Americans have a serious problem with focus.

This isn’t entirely surprising — humans are behaviorally inclined to develop routines, which don’t require a ton of attention. For example, when was the last time you really thought about your daily drive to work? Once you get behind the wheel, your brain likely goes into autopilot.

Certain parts of your job may also be repetitive and, ergo, mindless. Daily repetition leads us to master the art of using our brains without concentrating on what we’re doing. Without realizing it, we’ve literally trained our brains not to focus.

This isn’t even considering the distractions we place in our own lives. If you’re like most Americans, you always have a screen in your pocket, and there’s a screen in almost every room of your home. All those screens you voluntarily interact with are designed to grab and keep your attention.

When your brain constantly receives dopamine hits from social media updates and email notifications, it’s unsurprising that your mental reward system for maintaining focus gets hijacked.

Take reading, for example. Hundreds of years ago, humans read voraciously because it was one of the only forms of entertainment. Now, we skim a single headline and immediately decide to scroll to the next thing.

Society has trained our brains to respond to attention sources that give us instant gratification. In short: It’s not your fault you’re losing focus so easily.

Quote: Losing Focus? A Doctor Explains How to Boost It

Neuroplasticity and Losing Focus

Thankfully, there is a way to keep from losing focus permanently.

Neuroplasticity is the idea that your brain and central nervous system can change over time — and it’s fairly new to the medical field.

When I was in medical school (not too long ago), I was taught that the brain’s core patterns and functions don’t change outside of major medical incidents. For example, if you suffered a stroke, the impacted functions would never recover — or so we thought.

Now, we know that the brain can form new neural pathways in response to new routines, meaning we can literally retrain our brains to focus better.

Neuroplasticity in Practice

Let’s say a patient is in a coma in an intensive care unit. A doctor can usually estimate the amount of time it will take the patient to recover. That amount of time was once thought to be unmanipulable.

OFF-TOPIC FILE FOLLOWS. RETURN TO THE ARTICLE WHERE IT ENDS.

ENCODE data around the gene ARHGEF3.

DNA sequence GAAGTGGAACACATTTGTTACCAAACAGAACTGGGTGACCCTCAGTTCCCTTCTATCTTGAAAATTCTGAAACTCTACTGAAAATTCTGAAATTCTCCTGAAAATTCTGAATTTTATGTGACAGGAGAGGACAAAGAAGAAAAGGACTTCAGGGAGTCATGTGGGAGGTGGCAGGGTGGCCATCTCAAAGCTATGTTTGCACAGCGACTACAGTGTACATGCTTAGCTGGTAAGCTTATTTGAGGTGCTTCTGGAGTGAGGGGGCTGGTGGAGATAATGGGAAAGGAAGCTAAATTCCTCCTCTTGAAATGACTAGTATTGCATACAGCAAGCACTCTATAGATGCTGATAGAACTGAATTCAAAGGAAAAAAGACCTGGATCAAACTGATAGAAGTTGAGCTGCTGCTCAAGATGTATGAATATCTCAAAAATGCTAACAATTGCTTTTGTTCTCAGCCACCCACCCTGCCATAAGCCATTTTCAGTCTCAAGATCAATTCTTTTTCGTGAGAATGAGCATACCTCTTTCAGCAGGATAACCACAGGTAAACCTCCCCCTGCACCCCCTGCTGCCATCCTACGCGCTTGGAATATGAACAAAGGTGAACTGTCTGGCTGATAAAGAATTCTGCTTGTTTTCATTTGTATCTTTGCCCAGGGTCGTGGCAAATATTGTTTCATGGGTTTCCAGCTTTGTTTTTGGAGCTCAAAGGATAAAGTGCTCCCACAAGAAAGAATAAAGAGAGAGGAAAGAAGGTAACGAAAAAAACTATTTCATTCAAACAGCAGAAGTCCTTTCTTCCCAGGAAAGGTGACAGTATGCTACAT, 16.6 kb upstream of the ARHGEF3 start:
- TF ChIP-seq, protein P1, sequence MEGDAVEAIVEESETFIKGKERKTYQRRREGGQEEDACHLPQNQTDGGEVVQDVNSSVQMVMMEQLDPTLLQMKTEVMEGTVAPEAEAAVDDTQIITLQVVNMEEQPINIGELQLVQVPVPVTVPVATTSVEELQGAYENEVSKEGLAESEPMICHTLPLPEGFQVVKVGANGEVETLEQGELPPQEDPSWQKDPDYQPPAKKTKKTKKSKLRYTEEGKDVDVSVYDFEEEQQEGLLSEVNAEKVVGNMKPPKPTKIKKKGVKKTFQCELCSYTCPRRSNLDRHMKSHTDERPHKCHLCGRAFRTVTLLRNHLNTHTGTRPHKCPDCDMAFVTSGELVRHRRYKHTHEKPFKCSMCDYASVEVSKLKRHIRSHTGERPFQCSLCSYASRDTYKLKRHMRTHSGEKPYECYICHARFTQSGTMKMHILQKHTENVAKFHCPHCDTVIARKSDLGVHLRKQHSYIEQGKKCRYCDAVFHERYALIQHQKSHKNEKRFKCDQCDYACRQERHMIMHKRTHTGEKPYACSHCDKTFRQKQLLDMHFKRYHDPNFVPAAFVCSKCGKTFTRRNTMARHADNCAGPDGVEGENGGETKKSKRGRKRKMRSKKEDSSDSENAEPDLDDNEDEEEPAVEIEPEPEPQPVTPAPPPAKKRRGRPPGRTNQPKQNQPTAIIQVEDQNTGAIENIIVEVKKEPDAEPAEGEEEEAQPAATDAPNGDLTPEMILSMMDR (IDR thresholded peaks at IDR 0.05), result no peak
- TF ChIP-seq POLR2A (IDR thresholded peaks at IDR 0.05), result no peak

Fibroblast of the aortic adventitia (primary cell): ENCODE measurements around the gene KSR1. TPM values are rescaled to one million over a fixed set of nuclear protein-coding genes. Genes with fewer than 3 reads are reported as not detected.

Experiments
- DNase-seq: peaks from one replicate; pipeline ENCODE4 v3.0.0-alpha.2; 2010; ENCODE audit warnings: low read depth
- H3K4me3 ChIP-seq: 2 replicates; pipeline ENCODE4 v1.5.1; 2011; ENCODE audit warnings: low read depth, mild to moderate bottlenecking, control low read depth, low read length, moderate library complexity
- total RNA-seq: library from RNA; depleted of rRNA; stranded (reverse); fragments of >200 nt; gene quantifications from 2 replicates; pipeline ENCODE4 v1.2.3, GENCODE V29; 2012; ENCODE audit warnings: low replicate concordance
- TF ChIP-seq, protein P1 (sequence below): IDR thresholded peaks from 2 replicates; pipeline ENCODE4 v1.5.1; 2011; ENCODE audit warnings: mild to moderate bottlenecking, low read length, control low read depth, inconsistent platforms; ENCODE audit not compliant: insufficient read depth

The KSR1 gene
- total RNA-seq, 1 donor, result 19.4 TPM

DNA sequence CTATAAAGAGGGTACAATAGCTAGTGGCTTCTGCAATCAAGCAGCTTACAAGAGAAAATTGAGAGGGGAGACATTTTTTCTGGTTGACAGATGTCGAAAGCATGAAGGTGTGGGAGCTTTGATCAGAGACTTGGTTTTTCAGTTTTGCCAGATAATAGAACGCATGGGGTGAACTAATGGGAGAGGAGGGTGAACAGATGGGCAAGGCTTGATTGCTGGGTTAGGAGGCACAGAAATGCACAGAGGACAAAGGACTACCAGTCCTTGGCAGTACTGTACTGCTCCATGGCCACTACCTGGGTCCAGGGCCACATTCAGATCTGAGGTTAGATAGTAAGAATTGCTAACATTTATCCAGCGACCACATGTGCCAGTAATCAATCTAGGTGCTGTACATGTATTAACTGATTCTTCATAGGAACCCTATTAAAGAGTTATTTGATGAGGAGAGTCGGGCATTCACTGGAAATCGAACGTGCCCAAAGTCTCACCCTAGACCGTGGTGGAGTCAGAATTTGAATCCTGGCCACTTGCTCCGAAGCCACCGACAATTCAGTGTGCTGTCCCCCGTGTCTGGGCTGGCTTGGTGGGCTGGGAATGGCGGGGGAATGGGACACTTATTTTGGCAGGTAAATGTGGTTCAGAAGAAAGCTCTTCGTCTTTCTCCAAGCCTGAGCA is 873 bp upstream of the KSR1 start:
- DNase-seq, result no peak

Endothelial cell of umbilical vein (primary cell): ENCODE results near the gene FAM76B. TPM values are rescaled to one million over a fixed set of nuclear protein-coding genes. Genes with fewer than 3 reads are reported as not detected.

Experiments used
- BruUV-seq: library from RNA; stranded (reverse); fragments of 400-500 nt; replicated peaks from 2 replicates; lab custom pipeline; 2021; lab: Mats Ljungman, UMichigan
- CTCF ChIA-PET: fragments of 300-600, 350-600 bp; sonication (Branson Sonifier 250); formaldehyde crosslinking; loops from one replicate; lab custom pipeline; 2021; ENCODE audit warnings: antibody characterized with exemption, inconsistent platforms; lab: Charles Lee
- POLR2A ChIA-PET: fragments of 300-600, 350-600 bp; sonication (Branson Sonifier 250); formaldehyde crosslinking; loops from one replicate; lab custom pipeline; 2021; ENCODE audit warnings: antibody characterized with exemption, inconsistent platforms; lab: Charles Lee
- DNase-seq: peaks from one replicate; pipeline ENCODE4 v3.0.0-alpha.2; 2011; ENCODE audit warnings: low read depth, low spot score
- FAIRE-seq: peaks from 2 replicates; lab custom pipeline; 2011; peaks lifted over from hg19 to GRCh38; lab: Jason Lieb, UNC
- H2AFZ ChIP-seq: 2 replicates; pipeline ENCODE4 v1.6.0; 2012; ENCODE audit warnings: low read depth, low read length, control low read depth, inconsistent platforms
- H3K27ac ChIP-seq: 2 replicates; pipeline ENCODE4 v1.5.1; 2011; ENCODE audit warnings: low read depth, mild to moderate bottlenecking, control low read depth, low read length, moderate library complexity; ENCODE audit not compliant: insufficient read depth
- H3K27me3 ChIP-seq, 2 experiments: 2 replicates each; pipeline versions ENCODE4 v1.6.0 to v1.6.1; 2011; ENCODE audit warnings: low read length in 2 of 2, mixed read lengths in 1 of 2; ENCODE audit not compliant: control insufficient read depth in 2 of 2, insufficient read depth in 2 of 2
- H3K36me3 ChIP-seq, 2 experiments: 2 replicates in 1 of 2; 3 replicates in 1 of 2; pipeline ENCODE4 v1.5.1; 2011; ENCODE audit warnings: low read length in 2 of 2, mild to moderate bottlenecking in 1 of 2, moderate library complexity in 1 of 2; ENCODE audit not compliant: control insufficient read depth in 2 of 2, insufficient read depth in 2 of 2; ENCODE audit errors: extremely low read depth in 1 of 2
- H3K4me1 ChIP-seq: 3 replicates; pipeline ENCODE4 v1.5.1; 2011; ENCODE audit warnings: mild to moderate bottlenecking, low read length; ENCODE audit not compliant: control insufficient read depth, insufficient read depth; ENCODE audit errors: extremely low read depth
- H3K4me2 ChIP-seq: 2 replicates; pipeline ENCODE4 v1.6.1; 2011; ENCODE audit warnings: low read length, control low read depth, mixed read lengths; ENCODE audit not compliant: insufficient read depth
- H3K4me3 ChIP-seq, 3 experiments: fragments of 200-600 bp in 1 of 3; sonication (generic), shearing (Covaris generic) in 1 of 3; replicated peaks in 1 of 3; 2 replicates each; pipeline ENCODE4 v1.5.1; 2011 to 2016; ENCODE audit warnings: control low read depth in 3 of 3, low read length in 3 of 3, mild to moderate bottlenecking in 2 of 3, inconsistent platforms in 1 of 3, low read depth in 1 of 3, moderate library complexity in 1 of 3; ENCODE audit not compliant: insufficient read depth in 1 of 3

However, I personally know of researchers right here in Indianapolis who recently reduced the length of a coma patient’s ICU stay by a whopping 30% just by playing classical music.

Why does this work? The researchers believe introducing classical music to comatose patients stimulates the brain to form new neural connections.

If you’re reading this, you’re probably not in a coma. But you can still take advantage of neuroplasticity to stop losing focus. Consider the tips below.

Infographic: Losing Focus? A Doctor Explains How to Boost It

4 Ways You Can Stop Losing Focus

1. Set Yourself Up for Success

Consider restricting or eliminating access to your screens. Removing these distracting stimuli from your environment can manually override the impulse to partake in instant gratification behaviors. Even limiting your social media time can make a big difference in your focus.

2. Find Joy in Longer Payoffs

Stop training your brain to expect instant gratification by conscientiously participating in “stretch” behaviors. Try challenging yourself to do activities that require some discipline. These swaps don’t have to be complicated; one simple way to practice this mental work is to finish a whole book.

3. Explore New Learning Opportunities

Your brain can’t learn new information if it can’t focus on new information for an extended period of time.

To overwrite this behavior, make a conscientious effort to engage in dialogue with others — especially those with opinions that differ from yours. When you meet somebody new, make it a point to ask relevant follow-up questions and listen to their interests.

4. Break Your Routine

When you force yourself out of autopilot and break your routines, you start building new neural patterns. It’s ironic — we establish routines to increase efficiency, but it turns out strengthening muscle memory is counter-productive in terms of mental dexterity.

So, rearrange your office. Stop using your GPS. Take a different route to work.

Breaking your routine might interfere with the optimization of how you go about your day, but if you want to stop losing focus as you complete your daily tasks, it’s one of the best things you can do.

Losing Focus: Final Thoughts

Losing focus at the hands of repetitive daily tasks is a common problem, but luckily, it’s one you have the power to reverse.

Intentionally making the actions you perform every day more difficult can help you regain control of your attention span — and the changes don’t have to be complicated. Try modifying existing patterns to improve your mental dexterity.